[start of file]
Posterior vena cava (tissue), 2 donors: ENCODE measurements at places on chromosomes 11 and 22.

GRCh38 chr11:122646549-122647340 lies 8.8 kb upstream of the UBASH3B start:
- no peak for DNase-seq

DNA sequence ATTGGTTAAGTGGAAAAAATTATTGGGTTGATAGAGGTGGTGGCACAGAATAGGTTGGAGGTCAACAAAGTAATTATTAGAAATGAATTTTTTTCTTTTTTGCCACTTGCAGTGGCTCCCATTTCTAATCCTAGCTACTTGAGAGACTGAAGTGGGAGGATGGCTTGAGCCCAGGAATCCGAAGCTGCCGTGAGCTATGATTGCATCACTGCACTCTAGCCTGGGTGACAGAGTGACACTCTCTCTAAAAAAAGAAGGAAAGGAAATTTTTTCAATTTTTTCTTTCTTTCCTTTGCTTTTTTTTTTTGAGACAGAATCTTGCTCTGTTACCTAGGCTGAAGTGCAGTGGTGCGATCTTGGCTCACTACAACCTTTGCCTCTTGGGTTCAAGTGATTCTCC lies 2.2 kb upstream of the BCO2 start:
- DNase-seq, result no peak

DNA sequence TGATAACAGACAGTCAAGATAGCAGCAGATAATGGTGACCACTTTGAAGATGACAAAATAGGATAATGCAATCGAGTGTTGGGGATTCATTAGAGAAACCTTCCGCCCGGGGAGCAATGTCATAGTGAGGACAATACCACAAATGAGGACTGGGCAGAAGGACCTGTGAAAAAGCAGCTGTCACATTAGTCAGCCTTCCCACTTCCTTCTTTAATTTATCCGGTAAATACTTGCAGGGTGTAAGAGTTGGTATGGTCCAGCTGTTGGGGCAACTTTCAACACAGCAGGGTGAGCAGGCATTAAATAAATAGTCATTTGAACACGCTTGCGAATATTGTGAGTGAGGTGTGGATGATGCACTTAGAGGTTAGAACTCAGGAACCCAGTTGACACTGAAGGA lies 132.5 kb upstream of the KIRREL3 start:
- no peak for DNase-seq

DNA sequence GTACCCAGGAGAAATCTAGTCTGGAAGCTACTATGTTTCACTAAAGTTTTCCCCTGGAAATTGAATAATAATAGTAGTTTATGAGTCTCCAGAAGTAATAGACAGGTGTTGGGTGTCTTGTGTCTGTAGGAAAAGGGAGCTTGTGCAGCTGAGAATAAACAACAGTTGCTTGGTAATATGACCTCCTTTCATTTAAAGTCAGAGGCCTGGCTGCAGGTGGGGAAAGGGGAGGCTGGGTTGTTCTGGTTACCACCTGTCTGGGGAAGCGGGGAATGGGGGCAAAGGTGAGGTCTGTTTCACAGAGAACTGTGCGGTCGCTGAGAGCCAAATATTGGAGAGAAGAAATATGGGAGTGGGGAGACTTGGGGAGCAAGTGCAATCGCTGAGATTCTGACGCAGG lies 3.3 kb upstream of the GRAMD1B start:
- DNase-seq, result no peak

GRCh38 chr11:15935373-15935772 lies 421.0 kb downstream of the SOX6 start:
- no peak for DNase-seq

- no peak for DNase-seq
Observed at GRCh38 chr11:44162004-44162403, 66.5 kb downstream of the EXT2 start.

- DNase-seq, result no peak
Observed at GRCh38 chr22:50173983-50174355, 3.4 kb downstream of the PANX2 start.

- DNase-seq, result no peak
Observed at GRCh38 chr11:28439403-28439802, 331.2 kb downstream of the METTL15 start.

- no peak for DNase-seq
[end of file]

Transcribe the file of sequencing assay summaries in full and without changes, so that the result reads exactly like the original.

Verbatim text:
Posterior vena cava (tissue), 2 donors: ENCODE measurements at places on chromosomes 11 and 22.

GRCh38 chr11:122646549-122647340 lies 8.8 kb upstream of the UBASH3B start:
- no peak for DNase-seq

DNA sequence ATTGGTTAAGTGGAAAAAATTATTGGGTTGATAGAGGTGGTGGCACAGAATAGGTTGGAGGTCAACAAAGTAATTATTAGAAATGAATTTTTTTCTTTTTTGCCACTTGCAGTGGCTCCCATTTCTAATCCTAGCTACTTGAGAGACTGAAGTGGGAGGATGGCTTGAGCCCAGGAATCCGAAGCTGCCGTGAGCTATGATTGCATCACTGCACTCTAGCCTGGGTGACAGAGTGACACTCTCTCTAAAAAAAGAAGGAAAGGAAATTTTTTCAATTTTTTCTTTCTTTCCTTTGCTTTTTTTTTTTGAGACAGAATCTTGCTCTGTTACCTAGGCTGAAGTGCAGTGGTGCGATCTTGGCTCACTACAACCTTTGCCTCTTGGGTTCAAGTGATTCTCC lies 2.2 kb upstream of the BCO2 start:
- DNase-seq, result no peak

DNA sequence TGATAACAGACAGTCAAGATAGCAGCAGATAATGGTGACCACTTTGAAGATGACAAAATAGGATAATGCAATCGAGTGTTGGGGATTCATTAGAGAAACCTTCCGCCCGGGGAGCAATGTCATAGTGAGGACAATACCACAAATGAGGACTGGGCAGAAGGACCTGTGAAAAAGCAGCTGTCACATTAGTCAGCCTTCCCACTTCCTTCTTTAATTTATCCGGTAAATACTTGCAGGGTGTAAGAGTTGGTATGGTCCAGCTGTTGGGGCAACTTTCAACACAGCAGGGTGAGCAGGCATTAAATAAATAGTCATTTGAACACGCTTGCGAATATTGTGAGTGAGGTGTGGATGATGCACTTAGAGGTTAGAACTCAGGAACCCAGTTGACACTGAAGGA lies 132.5 kb upstream of the KIRREL3 start:
- no peak for DNase-seq

DNA sequence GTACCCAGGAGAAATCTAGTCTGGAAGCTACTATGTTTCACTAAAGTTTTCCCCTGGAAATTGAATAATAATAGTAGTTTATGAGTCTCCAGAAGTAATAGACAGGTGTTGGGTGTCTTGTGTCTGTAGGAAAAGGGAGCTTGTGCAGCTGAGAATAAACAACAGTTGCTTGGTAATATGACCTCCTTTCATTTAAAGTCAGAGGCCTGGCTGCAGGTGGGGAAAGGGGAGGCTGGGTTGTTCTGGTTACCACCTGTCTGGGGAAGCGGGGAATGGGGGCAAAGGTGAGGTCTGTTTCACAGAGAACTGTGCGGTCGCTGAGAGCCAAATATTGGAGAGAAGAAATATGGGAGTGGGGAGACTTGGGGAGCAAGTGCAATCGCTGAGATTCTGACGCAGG lies 3.3 kb upstream of the GRAMD1B start:
- DNase-seq, result no peak

GRCh38 chr11:15935373-15935772 lies 421.0 kb downstream of the SOX6 start:
- no peak for DNase-seq

- no peak for DNase-seq
Observed at GRCh38 chr11:44162004-44162403, 66.5 kb downstream of the EXT2 start.

- DNase-seq, result no peak
Observed at GRCh38 chr22:50173983-50174355, 3.4 kb downstream of the PANX2 start.

- DNase-seq, result no peak
Observed at GRCh38 chr11:28439403-28439802, 331.2 kb downstream of the METTL15 start.

- no peak for DNase-seq